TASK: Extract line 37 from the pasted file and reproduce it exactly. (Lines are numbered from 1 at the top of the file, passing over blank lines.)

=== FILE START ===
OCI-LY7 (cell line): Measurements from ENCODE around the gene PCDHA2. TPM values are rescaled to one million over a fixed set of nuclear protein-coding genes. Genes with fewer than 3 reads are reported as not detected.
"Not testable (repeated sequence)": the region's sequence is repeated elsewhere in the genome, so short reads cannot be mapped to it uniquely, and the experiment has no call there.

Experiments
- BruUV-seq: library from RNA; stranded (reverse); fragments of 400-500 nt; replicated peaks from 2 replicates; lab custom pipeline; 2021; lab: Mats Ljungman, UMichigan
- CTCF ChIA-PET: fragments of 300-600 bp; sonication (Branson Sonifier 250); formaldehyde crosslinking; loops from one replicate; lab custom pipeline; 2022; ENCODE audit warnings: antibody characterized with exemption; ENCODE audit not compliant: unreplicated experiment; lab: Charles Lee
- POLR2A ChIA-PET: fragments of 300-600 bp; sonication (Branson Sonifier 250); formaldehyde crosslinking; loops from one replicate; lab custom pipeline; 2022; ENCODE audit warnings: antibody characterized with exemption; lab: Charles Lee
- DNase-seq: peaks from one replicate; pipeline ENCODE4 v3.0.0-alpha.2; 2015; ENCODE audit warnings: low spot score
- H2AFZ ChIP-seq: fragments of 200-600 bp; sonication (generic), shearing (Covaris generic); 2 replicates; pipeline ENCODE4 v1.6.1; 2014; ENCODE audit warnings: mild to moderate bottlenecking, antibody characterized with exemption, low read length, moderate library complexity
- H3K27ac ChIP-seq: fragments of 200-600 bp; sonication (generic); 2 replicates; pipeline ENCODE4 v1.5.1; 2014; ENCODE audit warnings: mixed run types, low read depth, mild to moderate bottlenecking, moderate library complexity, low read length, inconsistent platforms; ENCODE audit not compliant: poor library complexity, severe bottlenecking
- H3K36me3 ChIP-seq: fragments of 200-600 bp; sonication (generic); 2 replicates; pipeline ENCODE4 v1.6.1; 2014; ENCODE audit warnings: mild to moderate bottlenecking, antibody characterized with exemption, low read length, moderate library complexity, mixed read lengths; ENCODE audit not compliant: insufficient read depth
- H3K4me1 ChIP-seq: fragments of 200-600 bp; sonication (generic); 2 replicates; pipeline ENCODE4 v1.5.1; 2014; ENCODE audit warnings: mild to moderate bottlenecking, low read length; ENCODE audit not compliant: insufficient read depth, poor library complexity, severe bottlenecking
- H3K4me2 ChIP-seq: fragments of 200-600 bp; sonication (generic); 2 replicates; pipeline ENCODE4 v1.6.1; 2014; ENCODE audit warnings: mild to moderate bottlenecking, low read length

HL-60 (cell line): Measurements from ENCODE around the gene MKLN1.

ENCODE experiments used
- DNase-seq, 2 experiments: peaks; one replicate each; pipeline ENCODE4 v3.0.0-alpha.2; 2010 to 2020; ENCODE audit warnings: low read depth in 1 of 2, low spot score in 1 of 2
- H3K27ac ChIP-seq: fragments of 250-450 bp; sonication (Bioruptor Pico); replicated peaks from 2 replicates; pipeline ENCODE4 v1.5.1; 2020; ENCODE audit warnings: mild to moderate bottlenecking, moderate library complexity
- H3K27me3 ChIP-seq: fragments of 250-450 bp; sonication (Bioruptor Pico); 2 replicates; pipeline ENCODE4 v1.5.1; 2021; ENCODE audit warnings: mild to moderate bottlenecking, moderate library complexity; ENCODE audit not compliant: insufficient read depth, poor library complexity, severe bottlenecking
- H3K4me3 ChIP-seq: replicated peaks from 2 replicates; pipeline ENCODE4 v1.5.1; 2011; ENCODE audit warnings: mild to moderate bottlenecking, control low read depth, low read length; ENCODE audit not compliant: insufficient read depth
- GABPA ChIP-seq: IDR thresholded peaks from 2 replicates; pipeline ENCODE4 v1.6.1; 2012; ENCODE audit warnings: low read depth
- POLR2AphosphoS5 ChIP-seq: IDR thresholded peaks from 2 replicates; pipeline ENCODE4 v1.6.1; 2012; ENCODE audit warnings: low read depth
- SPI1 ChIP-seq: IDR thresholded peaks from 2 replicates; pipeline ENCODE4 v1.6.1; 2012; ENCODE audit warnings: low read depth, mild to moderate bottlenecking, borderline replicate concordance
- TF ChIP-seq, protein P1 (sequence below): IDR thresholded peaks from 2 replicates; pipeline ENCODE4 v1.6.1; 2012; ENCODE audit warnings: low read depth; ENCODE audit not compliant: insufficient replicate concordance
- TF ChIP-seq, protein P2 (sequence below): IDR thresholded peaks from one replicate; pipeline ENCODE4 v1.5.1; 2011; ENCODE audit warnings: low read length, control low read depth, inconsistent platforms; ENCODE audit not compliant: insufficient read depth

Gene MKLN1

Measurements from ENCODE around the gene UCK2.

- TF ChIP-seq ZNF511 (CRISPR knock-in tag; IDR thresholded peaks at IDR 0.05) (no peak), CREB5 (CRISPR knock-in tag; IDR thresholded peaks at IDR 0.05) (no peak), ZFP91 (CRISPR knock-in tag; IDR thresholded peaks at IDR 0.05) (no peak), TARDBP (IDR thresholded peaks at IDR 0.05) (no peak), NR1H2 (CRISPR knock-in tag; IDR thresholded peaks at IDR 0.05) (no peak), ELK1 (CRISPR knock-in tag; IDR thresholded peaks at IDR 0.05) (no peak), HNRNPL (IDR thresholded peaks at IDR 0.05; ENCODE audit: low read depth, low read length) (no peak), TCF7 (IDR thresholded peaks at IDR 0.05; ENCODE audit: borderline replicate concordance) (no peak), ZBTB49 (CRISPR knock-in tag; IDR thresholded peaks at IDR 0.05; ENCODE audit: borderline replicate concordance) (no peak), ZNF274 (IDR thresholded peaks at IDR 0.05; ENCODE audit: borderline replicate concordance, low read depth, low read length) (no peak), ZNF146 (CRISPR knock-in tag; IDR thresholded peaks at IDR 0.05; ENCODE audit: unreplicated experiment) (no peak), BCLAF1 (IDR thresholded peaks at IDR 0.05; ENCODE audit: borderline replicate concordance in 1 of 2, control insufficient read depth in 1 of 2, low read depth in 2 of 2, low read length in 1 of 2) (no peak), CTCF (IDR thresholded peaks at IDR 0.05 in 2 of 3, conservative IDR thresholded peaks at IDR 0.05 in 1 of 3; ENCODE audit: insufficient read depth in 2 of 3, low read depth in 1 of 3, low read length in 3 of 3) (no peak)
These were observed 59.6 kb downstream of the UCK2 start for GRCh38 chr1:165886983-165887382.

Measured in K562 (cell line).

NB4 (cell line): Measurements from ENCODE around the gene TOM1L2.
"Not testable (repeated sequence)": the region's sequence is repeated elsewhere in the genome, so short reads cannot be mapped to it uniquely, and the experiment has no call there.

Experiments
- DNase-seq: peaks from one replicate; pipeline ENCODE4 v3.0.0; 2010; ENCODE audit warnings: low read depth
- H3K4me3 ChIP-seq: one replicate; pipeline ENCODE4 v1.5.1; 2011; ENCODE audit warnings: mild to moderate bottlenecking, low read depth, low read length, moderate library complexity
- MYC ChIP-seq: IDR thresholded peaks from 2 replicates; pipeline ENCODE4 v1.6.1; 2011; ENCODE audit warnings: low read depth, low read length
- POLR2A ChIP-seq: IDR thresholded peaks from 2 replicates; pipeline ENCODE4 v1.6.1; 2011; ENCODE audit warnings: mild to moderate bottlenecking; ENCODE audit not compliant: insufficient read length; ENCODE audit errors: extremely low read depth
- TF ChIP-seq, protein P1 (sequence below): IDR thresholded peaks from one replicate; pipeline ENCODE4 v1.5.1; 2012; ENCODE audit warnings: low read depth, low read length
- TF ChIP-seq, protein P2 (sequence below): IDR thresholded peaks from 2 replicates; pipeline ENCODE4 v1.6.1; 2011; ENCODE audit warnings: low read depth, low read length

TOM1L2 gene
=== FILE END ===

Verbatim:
- TF ChIP-seq, protein P2 (sequence below): IDR thresholded peaks from 2 replicates; pipeline ENCODE4 v1.6.1; 2011; ENCODE audit warnings: low read depth, low read length